Imperial College London

Dr Pablo Albella

Faculty of Natural SciencesDepartment of Chemistry

Visiting Researcher



p.albella CV




B816Blackett LaboratorySouth Kensington Campus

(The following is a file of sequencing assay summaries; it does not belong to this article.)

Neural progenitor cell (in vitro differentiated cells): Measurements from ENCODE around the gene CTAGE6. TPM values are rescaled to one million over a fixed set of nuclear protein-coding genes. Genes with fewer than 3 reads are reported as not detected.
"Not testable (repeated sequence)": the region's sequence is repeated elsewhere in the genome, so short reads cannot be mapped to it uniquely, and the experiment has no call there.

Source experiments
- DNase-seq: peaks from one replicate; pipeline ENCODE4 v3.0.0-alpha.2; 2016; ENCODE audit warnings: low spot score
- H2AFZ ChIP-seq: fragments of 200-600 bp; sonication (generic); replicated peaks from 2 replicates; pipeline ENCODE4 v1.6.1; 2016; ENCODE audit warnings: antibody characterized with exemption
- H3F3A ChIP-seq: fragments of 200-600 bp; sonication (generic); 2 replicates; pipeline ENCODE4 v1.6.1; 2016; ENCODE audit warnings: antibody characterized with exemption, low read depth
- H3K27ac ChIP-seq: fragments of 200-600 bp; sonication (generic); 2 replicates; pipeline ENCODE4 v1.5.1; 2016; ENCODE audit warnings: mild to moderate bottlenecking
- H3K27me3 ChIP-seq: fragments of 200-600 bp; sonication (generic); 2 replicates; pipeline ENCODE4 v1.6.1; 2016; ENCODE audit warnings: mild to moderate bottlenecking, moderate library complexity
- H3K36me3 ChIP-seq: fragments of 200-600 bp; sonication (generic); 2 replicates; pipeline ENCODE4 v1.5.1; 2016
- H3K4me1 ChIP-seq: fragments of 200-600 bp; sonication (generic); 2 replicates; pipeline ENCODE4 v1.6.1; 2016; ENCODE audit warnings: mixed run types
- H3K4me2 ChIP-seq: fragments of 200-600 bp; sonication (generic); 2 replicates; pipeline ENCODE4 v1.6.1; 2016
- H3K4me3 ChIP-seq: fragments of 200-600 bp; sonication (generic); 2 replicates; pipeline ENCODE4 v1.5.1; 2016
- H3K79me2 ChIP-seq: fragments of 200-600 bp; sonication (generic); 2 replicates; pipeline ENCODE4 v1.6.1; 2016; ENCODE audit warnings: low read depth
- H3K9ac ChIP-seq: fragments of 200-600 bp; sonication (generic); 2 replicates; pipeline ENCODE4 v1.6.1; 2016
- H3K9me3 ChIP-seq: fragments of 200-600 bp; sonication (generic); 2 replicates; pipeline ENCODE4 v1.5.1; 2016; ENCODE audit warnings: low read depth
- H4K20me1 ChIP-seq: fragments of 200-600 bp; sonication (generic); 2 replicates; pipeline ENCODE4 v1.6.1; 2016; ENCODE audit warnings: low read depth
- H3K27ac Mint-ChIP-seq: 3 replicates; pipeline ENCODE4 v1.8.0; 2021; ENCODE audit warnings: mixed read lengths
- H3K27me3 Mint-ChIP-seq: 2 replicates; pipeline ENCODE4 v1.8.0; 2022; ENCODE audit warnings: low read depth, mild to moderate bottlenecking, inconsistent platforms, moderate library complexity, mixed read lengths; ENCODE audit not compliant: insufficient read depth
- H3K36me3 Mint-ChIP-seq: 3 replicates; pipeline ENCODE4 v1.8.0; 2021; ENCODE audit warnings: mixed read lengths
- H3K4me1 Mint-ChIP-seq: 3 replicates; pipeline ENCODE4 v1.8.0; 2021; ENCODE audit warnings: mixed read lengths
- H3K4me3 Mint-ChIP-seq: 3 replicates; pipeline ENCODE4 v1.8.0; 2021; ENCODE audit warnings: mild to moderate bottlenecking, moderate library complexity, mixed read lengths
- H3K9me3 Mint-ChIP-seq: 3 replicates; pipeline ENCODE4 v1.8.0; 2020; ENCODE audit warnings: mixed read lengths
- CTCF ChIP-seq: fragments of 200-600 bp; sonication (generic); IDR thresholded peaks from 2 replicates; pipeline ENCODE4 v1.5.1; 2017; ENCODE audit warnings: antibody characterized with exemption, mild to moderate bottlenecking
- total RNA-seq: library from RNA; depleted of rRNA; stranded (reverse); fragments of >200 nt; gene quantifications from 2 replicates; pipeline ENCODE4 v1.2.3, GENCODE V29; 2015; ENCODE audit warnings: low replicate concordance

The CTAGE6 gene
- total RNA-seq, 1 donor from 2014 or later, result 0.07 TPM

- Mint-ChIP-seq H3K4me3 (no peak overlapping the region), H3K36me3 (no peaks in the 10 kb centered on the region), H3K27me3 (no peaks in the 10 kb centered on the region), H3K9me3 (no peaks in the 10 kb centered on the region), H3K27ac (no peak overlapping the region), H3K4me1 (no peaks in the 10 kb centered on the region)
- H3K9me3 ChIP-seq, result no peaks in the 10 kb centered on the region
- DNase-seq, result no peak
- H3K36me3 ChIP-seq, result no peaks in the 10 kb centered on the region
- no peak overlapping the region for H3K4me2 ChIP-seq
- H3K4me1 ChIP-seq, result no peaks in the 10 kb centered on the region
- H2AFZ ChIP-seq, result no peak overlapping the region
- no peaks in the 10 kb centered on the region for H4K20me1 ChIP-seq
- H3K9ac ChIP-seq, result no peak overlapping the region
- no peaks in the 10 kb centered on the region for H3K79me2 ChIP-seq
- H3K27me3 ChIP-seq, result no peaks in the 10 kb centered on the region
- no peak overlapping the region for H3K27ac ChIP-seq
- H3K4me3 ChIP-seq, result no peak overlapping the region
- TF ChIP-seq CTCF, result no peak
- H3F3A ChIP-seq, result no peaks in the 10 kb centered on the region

I pay special attention to the study of novel physical phenomena associated to the excitation of localized resonances and its application to a variety of technological areas ranging from enhanced spectroscopies to sensing or light guiding. In this context the maintopics of research I focus on include: 1) Research on plasmonic nanoantennas: where I focus onthe interaction of electromagnetic radiation with matter in the subwavelength regime, aiming at thestudy of how through engineering the shape, material or geometric configuration, we can optimizethe way these structures interact with the incident EM radiation and achieve desired performance and properties. 2) Research on Field Enhanced Spectroscopy and microscopy: In this area, I collaborate with experimentalists from several different research centres to both, theoretically and experimentally study the optical response of metallic nanoparticles, optimizing them for field enhanced spectroscopies.In particular, I study the tunability of the resonance energy of the metallic nanoparticles with size, shape and material composition opens the access to molecular vibrations over a wide spectral range includingat near ultraviolet, visible and infrared frequencies. And the last and more important research area, I proposed and successfully started as a new research line in the group: 3) Research on “Dielectric nanoantennas: theoretical and experimental exploration of a new low-loss nanophotonics platform” asan alternative to conventional plasmonics: I have started a new research line in the group on low loss magnetodielectric materials as a new effort on finding new alternatives to plasmonic materials able not only to enhance the light in near and far field but also to direct and control the electric and magnetic response of emitters but with the peculiarity of not perturbing its response due to local heating. This sort of effect, sometimes good for applications like cancer phototerapy with metallic nanoparticles, results highly invasive for other biological applications with optical micromanipulation of active cells.